- 1 Part 1
- 1.1 Street Market
- 1.2 Sharing
- 2 Part 2
- 3 Part 3
What is your full name?
Can I see your ID?
Where are you from?
Where do you live now?
Do you work or are you a student?
How long have you been doing your job?
How was your first day at work?
Are street markets popular in your country?
Absolutely! Street food and markets are a huge part of my culture. Many, no matter rich or poor, go to the streets in the morning to pick up the freshest produce from the street vendors. The thing is that the street produce is the best quality and price! You simply cannot find fish or crabs straight out of (directly)the water onto your plate in a supermarket.
What is usually sold there?
Principally food, but also miscellaneous items. For example, there’s a street that sells different electrical parts, secondhand clothing, decorations, and shoes. But still, the main event is the fresh produce, fish, and meats. That’s what defines our street market.
Do you think people like street markets?
Definitely. No matter what your economic status (how much money you have) is, there is always something for you. Moreover, our street markets are famed for freshness and quality at the lowest prices, so why would dislike that? On the other hand, some people fear being ripped off (being charged a higher price), so they avoid the street markets.
Also check :
Yes! Actually, I got a box of 6 bottles of red wine as a gift recently. Since I cannot consume all of that, I’ve shared 3 bottles with my friends, as red wine is a luxury here in Asia. I enjoy sharing alcohol with people, as it’s something that puts you in a good mood!
That’s an interesting question. I’m a pretty generous person, so I’m happy to share most of my things. However, I particularly enjoy sharing my food with others. I feel that food is one basic thing that undoubtedly makes everyone happy. It’s a win-win (always a benefit) situation.
What kinds of things are not suitable for sharing?
Well, for me, I’m extremely petite (small), so it’s difficult for me to share clothes with my friends. It’s quite a task for me to find clothes my size, so I don’t like to risk others stretching them out (to make bigger). Furthermore, I think it’s unsanitary to share certain items, like a toothbrush or a toothpick.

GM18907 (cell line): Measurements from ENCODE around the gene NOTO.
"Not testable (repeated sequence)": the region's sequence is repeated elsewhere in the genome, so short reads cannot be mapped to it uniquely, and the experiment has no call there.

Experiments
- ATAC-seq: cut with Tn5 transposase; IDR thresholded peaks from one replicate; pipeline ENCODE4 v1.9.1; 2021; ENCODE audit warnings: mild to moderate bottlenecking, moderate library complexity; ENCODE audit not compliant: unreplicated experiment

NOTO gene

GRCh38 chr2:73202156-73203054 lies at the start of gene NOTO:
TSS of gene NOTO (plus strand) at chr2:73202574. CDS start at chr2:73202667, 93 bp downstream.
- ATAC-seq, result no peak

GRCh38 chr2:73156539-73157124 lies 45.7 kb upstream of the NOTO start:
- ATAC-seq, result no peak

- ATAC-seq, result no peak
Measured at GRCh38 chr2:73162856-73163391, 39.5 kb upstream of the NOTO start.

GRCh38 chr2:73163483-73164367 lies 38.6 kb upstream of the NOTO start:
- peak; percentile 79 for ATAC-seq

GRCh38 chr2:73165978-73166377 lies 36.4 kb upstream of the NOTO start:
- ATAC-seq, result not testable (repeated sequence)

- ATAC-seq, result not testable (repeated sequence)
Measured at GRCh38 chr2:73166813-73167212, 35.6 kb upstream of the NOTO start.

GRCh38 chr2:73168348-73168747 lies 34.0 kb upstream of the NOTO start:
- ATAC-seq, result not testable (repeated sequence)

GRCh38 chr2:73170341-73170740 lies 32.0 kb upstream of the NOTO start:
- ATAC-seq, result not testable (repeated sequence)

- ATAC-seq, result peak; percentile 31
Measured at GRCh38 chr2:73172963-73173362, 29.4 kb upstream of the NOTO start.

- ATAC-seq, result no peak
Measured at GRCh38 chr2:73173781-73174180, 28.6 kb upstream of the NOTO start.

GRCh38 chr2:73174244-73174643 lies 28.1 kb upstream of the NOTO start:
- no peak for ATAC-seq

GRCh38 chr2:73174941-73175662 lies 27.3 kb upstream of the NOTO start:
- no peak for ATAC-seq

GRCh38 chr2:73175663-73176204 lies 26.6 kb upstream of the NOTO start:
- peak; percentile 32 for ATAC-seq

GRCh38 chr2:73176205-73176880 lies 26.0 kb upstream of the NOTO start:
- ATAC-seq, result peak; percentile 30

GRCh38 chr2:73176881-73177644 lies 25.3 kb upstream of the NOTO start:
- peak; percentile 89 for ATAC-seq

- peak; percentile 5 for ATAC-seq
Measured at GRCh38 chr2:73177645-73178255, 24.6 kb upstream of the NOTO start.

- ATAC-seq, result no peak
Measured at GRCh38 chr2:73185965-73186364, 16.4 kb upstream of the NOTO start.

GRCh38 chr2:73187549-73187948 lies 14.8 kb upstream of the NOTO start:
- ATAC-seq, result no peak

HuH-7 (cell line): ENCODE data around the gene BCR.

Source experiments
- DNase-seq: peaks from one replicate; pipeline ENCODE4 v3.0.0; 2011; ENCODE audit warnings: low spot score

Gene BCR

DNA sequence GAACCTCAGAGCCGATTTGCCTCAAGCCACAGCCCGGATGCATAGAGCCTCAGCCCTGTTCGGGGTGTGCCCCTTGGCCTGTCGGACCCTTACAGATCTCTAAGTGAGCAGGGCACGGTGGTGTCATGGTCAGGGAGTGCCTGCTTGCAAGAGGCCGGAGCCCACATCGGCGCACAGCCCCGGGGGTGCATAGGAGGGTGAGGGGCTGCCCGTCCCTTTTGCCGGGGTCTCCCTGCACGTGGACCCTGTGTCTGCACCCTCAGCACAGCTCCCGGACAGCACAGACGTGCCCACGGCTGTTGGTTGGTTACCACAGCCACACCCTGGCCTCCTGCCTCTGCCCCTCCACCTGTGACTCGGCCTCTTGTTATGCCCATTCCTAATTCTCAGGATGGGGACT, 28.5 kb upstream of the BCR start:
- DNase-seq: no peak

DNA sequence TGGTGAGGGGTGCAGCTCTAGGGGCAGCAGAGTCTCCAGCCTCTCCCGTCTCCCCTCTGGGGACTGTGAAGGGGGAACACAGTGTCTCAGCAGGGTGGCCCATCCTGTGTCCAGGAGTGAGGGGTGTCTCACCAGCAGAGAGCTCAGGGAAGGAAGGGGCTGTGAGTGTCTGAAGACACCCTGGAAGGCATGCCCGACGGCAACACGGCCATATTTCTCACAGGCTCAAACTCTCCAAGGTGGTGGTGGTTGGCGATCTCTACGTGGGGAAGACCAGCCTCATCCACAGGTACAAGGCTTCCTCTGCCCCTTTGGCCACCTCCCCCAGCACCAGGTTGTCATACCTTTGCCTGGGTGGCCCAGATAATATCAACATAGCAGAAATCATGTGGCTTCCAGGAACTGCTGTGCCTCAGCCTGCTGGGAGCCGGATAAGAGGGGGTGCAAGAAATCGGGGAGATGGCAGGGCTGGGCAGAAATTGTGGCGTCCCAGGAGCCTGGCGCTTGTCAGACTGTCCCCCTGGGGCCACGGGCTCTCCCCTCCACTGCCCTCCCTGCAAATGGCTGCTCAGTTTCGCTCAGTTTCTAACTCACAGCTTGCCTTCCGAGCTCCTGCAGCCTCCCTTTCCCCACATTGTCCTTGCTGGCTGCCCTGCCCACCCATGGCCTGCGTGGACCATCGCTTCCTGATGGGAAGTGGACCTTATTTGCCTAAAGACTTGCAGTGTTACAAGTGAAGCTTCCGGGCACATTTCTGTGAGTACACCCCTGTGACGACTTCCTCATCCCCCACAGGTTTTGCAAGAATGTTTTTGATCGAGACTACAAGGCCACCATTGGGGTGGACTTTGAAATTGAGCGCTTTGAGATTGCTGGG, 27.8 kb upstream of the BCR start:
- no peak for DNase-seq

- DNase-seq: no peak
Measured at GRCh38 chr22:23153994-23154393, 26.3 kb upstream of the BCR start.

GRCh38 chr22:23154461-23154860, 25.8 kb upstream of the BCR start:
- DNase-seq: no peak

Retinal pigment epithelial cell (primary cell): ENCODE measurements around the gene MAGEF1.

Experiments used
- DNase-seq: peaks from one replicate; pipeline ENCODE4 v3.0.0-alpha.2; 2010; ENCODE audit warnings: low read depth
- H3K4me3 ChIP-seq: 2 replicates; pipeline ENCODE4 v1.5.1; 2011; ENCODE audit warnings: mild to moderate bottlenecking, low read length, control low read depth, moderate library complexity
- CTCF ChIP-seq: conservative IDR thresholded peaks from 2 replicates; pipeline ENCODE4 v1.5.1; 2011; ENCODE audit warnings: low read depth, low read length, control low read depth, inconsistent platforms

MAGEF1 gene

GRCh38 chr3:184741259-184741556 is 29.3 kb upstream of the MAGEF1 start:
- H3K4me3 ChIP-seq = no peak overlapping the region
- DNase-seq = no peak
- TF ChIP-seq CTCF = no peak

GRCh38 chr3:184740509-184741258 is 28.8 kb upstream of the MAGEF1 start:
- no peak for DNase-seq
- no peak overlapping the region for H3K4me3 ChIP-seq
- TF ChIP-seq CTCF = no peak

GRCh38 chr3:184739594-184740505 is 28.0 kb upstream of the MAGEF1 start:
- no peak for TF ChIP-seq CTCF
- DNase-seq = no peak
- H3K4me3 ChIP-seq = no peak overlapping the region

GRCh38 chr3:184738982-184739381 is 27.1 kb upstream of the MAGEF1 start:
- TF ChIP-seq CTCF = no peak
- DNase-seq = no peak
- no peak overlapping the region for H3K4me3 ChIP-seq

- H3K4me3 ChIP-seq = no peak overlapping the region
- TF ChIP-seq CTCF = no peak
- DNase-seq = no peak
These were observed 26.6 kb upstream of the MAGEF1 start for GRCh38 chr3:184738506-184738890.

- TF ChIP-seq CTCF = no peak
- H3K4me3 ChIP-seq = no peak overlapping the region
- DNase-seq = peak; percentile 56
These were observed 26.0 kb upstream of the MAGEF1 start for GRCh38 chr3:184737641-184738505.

Of course! Actually, since I’m one of 7 children, sharing was unavoidable. After one child grew bigger, we always shared their hand-me-downs (secondhand clothing). Furthermore, during a meal, we each started with a small portion to make sure everyone got enough, then would go back for seconds (second portion of food)
Describe your grandparent’s job
You should say :
- what it was
- how long he or she had this job
- how he or she got the job
- and whether you would like to have this job
Since I don’t exactly understand what my grandfathers did as a job, I will tell you about my grandmother’s career. As it was uncommon for a woman to have a university degree and their own career other than being a stay at home mom (mother who doesn’t work; stays at home to care for the house), I really looked up to her (admired) for this my entire life. She always motivated me to be a strong, independent woman. Now, let me give you more details.
She was a Registered Nurse, mostly focused on caring for the mentally ill. I really admired her for her career choice, as her brother committed suicide when she was young. Because of this, she wanted to provide help to those suffering from mental illnesses. She studied at a famed university in Washington, DC and directly after got a job at a hospital nearby. As she was at the top of her class, she was an extremely attractive candidate for any position, so she got the one she most sought after (desired). I know that she greatly cared for her patients there, as my father used to tell me stories about how she would even invite her patients over to have dinner with their family sometimes! Apart from working as a full-time nurse, she also tended to (took care of) her home and four children. She had this job from her post university years all the way to her retirement at age 65. All in all, I admire her for having a lot on her plate (having a lot to do) but still taking the time to take good care of her husband and children, while still taking the extra mile (doing more than expected of her) to make her patients feel part of her family, as well.
Although I do believe that nursing is a fulfilling career, I wouldn’t want it for myself. For one, I cringe (movement in disgust) at the sight of blood. Moreover, mathematics and the sciences aren’t my strong point, so I don’t believe I would be a good candidate for this vocation. At the same time, I certainly respect others in this field. To sum it up, my grandmother was a woman ahead of her time (a modern, forward woman)!
What changes in employment have there been in recent years in your country?
As far as I know, more and more people, especially the young generations are involved in setting up their own businesses. Thus, the “start-up” community is now more alive than ever, especially tech startups.
Which jobs are most respected in your country?
Well, I have never thought about this, but I reckon that professional careers such as the fields of law, education, and medicine may be the most highly-acclaimed ones. It is mainly because of the fact that people working in these fields can easily earn lucrative income compared to others.
What are some of the important things a candidate should find out before accepting a job?
Well, this is an interesting question. If I were offered a job, I would definitely go through the company’s compensation package such as salary, allowances, maternity or paternity leave, insurance, pension plans, vacations, etc. Also, I’d need to know about my area of responsibilities so that I can make sure that I will not be overwhelmed with heavy workloads down the road.